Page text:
Gamification and the many attempts to scale and define it

Sebastian Deterding defined gamification as ‘the use of game design elements in non-game contexts’. His definition is most widely used definition. It’s often recommended by professionals and scholars as it captures ambiguity and complexities.

History of Gamification

The use of game thinking has been around for as long as man was required to formulate plans and strategies to make ends meet.

Although it’s impractical to track its origin to a fixed time and space in evolution, McGonigal was able to trace game-use in non-game context back to 546BC. Furthermore, many scientist, such as Albert Einstein, when he suggested the games are a superior form of investigations. 

Consider the following examples by Yu Kai Chou and this article published in the guardian on how video games are contributing to science, with examples.

Finding a Definition

Though Oxford dictionary condenses Gamification to;

 the application of typical elements of game playing (e.g. point scoring, competition with others, rules of play) to other areas of activity, typically as an online marketing technique to encourage engagement with a product or service…

…and Deterding’s definition (2011) is widely employed and accepted…

The earliest attempt to scale Gamification is seen in the work of Mihaly Csikszentmihalyi (1990) where he described an emerging type of engagement. According to Mihaly; 

“… during this kind of highly structured, self-motivated hard work we regularly achieve the greatest form of happiness available to human beings; intense, optimistic engagement with the world around us” – Flow 1990.

…It was not until 2002 that a solid definition manifested…

In 2002, Nick Pelling proposed the first definition, though impressive at the time, Gamification did not become a buzzword until Gartner added it to the hype cycle in 2014. Following Deterding’s contribution, there have been several attempts to claim definitive rights to Gamification.

They include;

Gullietta @UoP

Nick Pelling 2002 –  Applying game-like accelerated user interface design to make electronic transactions both enjoyable and fast.

Yu-Kai Chou 2003 – The craft of deriving all the fun and alluring elements found in games and applying them to real-world or productive activities.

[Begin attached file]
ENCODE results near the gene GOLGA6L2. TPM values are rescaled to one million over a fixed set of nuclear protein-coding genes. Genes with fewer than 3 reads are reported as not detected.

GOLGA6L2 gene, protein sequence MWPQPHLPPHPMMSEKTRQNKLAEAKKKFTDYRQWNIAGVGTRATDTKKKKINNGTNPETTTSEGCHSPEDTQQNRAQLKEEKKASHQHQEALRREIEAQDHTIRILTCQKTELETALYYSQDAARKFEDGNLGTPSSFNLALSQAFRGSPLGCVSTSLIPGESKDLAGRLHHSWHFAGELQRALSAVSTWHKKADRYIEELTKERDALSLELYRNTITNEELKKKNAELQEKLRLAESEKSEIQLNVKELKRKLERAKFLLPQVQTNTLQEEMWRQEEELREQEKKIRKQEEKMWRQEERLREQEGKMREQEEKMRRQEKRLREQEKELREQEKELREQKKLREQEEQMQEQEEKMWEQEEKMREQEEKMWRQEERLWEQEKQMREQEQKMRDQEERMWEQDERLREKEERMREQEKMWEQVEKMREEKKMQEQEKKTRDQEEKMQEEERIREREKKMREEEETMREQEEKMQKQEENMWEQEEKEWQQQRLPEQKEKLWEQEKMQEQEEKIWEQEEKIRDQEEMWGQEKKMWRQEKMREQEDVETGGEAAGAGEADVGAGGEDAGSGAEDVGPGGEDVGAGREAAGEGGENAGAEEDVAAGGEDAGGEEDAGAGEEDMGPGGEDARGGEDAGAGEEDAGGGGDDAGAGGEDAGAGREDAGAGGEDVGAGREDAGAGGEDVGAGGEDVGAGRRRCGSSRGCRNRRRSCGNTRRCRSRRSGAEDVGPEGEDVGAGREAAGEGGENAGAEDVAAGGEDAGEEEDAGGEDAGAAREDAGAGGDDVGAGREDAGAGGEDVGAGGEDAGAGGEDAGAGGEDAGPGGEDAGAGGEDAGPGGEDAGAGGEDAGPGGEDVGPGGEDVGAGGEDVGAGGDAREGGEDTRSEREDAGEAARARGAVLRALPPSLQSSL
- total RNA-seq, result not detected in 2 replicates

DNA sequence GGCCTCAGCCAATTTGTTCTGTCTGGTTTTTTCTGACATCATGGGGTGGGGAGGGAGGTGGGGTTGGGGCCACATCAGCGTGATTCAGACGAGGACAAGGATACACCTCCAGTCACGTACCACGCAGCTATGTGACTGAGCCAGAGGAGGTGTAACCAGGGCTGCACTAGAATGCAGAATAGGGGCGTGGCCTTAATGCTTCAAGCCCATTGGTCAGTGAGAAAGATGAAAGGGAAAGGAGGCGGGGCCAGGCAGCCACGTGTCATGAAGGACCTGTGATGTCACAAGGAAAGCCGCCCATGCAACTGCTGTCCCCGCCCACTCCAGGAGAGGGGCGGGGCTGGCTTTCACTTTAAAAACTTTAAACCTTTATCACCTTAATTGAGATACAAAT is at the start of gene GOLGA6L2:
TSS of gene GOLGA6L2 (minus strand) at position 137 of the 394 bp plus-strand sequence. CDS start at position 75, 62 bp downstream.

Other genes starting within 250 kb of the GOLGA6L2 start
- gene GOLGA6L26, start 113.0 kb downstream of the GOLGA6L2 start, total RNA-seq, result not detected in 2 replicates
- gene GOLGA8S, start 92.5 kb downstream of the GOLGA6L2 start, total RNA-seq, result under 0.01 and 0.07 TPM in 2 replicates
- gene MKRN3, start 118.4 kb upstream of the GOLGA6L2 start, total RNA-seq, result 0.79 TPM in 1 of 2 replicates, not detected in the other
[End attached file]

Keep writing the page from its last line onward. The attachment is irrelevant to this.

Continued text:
Andrzej Marczewski 2005 – The application of game metaphors to real-life tasks to influence behaviour, improve motivation and to enhance engagement.

Peter Jenkins 2010 – The use of game design metaphors to create more game-like experiences.

Sebastien Deterding 2011 – The use of game design elements in non-game contexts.

George Cotcha 2016: The concept of applying game mechanics & game design techniques to engage & motivate people to achieve their goals.

Brian Burke (Gartner) 2014 – The use of game mechanics and experience design to digitally engage and motivate people to achieve their goals.

Kevin Webarch 2010 – The use of design techniques from games in business or some other context.

Michael Wu 2015 – The use of game attributes to drive player-like behaviour in non-game context.

Karen Cham 2017 – At Gamification Europe 2017, professor Karen Cham defined gamification as a design mechanic, she said it is …

“… the implementation of game-style incentivisation mechanics, such as motivation, jeopardy and reward, into non-game environments, such as business and services, to increase engagement and/or performance – often as part of CX, UX and EX”.


How Gamification works

Gamification involves selecting from an inventory of mechanics to plan and configure a product or user journey/s. There are 13 primary game mechanics, the popular game mechanics are points, badges, levels, rewards and leaderboard.

Gamification provides several benefits; however, much depends on the mix that is used, how it’s used, and the vendor/s. Like traditional project management, it’s pivotal to investigate and seek expert advice before venturing into any Gamification project.

Thank you for visiting my blog.

Published by John Adewole

Senior User Researcher

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